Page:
Following the recent sequence of protests at Heathrow Airport and Central London, we have witnessed the rise of the Extinction Rebellion movement. Social media and news coverage has very much brought the debate on the unprecedented global climate emergency and the government’s inaction to implement changes to the forefront.
However and ironically so, maybe we should be looking closer to home or should I say within our homes.
Recent research into the amount of indoor radon concentrations in our homes suggests that the planet’s need to create more energy efficient living is also the trigger of increased radon-related cancer deaths.
As the battle continues to protect our environment and the future of our children, the furtive paradox is that the very energy efficient measures used to support this cause is generating an unknown and significant danger skulking within our homes.
What is Radon?
Radon is a naturally occurring radioactive gas which is formed from minute amounts of uranium present in rocks and soil decays. We cannot see it, smell it or taste it. Radon levels in the air can be breathed outside but it is higher inside buildings in confined spaces.
Levels of contamination can build up as radon is drawn into buildings through cracks and gaps in the floor. Radon gas affects 1% to 3% of properties and is particularly prevalent in certain areas. Special equipment is required to detect its existence.
For more information about radon and details on those areas that are most at risk check out the Health Protection Agency’s website at www.ukradon.org.
With older homes in the UK undergoing retrofits, it would seem that we are united in the fight to combat climate change by being energy efficient. However, newly fitted double glazed windows are likely to suffer from an additional 67% radon pollution than properties with no recorded retrofit.
Loft and wall insulation retrofits are also likely to accrue 47% and 32% more radon levels respectively.
These types of retrofits are all very fitting in our bid to save and protect the environment and in many cases it can be more economical, but we need to consider the repercussion it might have on our health.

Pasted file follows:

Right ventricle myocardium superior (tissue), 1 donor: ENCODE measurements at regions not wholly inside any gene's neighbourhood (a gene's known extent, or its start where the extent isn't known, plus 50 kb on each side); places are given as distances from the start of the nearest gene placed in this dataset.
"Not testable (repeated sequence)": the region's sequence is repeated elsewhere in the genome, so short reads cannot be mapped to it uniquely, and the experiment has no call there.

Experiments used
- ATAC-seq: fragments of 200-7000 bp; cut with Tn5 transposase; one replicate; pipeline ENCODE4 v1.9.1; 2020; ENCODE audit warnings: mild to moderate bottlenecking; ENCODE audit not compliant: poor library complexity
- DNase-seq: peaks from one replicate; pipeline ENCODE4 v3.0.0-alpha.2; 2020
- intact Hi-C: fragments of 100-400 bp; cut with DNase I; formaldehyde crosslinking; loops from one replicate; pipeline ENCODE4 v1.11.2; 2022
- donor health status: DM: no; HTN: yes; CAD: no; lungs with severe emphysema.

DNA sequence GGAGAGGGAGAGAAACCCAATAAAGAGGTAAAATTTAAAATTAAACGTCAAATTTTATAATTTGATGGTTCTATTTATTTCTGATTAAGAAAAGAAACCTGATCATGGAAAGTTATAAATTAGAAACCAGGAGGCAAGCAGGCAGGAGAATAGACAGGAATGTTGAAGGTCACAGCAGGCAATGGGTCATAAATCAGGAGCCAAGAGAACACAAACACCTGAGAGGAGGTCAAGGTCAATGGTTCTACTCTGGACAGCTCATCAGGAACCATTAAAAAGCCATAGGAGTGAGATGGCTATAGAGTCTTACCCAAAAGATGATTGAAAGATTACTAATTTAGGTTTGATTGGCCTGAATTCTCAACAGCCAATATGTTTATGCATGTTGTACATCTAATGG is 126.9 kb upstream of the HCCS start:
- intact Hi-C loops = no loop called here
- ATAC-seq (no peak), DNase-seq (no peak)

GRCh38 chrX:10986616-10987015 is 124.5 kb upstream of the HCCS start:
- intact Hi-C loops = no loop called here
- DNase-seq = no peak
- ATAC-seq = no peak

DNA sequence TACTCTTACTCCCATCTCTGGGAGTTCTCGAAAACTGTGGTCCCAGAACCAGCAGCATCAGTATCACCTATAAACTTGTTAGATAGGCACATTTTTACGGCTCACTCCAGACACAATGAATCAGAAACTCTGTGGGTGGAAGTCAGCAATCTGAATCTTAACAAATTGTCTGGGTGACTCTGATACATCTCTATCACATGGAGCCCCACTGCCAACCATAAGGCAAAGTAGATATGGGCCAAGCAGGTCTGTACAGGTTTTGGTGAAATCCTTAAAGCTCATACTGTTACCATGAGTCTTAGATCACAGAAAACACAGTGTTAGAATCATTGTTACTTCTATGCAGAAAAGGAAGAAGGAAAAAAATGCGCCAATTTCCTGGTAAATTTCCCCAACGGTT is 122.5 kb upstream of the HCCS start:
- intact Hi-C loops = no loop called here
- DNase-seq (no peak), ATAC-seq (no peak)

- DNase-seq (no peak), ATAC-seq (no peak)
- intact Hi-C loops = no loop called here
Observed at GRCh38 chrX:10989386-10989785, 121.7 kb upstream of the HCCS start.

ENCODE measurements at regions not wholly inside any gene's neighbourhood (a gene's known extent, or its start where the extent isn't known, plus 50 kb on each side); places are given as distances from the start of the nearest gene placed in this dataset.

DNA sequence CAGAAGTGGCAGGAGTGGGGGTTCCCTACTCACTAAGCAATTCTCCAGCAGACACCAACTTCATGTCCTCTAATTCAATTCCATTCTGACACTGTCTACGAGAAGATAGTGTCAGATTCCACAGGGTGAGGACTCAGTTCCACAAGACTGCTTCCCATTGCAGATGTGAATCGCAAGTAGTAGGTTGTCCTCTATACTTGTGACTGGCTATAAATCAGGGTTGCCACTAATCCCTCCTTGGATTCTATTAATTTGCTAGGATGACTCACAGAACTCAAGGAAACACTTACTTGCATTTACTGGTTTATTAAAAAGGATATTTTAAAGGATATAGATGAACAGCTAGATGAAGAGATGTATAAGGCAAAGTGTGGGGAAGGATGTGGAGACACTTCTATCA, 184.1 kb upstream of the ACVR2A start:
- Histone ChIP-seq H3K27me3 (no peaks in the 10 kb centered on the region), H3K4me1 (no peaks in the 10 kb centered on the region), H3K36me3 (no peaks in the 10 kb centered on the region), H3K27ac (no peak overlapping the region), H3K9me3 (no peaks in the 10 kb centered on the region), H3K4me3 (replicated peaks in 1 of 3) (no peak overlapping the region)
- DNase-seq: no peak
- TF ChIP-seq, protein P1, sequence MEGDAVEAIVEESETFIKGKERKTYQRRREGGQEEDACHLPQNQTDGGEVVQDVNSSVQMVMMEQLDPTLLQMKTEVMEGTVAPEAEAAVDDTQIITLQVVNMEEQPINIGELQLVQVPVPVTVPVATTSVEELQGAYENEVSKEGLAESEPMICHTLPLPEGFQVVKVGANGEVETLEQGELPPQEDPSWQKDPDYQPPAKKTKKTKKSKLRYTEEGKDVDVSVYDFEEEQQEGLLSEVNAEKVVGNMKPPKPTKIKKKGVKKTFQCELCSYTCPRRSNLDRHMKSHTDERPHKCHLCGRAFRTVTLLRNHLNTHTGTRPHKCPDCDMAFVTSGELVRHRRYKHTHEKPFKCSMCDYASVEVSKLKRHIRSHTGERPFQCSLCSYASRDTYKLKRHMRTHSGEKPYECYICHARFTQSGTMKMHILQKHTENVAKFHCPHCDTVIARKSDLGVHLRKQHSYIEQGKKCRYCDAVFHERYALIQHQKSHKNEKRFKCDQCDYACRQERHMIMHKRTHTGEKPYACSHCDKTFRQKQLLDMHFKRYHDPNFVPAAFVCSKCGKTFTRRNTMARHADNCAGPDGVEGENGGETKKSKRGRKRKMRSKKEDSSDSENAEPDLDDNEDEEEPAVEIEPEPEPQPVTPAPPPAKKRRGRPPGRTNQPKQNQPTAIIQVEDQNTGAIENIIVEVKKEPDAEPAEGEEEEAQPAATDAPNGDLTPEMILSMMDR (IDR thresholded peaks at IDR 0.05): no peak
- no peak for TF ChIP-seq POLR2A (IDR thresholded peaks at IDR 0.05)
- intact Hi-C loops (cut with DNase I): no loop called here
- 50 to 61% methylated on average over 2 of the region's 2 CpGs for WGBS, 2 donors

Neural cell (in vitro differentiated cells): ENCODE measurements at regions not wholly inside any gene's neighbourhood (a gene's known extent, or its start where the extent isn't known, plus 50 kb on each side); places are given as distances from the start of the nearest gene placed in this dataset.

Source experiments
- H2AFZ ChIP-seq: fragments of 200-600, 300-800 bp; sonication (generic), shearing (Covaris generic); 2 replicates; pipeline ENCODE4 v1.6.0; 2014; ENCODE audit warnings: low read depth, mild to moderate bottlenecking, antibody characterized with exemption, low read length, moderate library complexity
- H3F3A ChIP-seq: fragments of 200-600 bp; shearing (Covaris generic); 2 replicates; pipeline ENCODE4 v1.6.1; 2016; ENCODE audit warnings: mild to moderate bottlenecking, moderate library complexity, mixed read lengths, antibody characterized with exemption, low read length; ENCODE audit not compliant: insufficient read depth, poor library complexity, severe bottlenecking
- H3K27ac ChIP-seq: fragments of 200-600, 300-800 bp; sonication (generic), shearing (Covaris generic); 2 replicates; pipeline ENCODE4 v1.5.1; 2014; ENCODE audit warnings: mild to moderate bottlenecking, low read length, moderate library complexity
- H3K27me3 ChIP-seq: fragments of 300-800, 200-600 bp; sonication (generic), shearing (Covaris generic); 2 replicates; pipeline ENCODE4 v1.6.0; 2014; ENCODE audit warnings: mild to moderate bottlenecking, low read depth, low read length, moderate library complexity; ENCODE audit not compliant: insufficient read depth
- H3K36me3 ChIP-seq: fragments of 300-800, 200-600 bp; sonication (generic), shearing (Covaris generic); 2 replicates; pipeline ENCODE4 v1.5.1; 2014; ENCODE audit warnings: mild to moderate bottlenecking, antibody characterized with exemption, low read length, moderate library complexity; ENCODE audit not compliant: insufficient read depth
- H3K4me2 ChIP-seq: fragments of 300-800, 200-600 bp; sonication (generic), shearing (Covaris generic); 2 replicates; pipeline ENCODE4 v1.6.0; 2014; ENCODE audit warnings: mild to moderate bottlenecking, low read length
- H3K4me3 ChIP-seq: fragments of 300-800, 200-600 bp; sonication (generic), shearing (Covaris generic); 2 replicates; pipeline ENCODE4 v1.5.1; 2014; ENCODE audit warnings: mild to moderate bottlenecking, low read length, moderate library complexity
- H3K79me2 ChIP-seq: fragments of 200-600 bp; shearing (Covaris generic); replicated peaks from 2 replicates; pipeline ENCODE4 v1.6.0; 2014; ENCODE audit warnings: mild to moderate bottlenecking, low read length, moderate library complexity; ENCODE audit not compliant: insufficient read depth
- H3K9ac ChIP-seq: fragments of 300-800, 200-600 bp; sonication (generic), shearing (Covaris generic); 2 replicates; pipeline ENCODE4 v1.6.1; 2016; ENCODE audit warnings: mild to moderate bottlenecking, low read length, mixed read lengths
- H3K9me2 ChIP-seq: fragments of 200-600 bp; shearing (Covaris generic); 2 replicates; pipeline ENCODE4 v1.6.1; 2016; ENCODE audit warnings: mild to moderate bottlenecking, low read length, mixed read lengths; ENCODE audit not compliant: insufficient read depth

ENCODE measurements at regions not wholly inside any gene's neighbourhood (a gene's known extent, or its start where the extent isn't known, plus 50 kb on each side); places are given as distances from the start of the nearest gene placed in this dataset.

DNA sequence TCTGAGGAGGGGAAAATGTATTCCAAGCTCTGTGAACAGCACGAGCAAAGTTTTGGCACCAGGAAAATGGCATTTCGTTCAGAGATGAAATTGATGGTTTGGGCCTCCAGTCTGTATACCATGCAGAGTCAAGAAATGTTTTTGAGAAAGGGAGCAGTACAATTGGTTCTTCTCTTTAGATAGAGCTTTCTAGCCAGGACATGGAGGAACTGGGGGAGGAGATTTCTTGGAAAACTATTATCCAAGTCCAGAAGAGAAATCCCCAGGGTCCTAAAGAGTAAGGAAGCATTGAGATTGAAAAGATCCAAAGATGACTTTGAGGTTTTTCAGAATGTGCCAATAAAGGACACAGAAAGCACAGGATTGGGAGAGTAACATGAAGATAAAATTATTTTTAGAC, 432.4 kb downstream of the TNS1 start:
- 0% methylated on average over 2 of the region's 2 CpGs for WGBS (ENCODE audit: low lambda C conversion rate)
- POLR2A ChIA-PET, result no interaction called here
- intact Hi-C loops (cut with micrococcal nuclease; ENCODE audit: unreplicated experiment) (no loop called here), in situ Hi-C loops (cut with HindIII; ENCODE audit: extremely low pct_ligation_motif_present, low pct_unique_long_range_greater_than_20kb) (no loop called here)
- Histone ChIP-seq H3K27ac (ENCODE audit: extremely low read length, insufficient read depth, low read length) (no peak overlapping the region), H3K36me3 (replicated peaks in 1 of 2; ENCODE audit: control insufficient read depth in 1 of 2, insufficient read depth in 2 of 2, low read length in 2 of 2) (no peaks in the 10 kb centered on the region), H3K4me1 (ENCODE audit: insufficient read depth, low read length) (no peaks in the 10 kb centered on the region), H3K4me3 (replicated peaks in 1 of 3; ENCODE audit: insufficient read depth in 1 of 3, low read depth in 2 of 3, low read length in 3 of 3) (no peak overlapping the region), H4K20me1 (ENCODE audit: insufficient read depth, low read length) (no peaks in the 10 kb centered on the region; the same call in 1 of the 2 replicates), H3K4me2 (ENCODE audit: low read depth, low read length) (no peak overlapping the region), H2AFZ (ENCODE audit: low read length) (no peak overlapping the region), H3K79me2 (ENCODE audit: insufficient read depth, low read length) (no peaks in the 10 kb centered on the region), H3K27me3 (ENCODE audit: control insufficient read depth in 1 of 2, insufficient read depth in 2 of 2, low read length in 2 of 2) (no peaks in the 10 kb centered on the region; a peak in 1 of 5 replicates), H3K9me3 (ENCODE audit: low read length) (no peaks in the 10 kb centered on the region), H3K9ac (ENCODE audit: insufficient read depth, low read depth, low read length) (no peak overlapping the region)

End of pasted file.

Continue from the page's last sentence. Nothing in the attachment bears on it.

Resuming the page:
Radon is the second highest cause of lung cancer in the UK after tobacco claiming thousands of lives per year. Each year around 1,100 lung cancer deaths could be attributed to radon exposure in the home. The higher the radon, the longer the exposure; the greater the risk; higher for ex-smokers and significantly greater for current smokers.
What can be done?
The first step is to test your home for radon. This is done by measuring the levels. The process is quite easy and relatively cheap. If levels are high, look to reduce it. There are a number of remedial methods but you should consult a specialist before taking action.
Whilst energy efficiency is placed highly on the agenda, simple measures can protect our health.
There is no denying the delicate balance of endorsing environmental obligations to reduce carbon levels alongside the need to provide safe homes. In fact, the Labour Party has pledged to reduce the carbon footprint through warm homes for all. They are promising to invest millions to upgrade older homes with energy efficient alternatives like double glazing and roof insulation by 2022 if they are elected.
But at what cost? The lack of awareness on the dangers of radon and the impact on our health should not be ignored. The future of our environment is important but not at the cost of our health.
Website content note: This is not legal advice; it is intended to provide information of legal interest about current legal issues.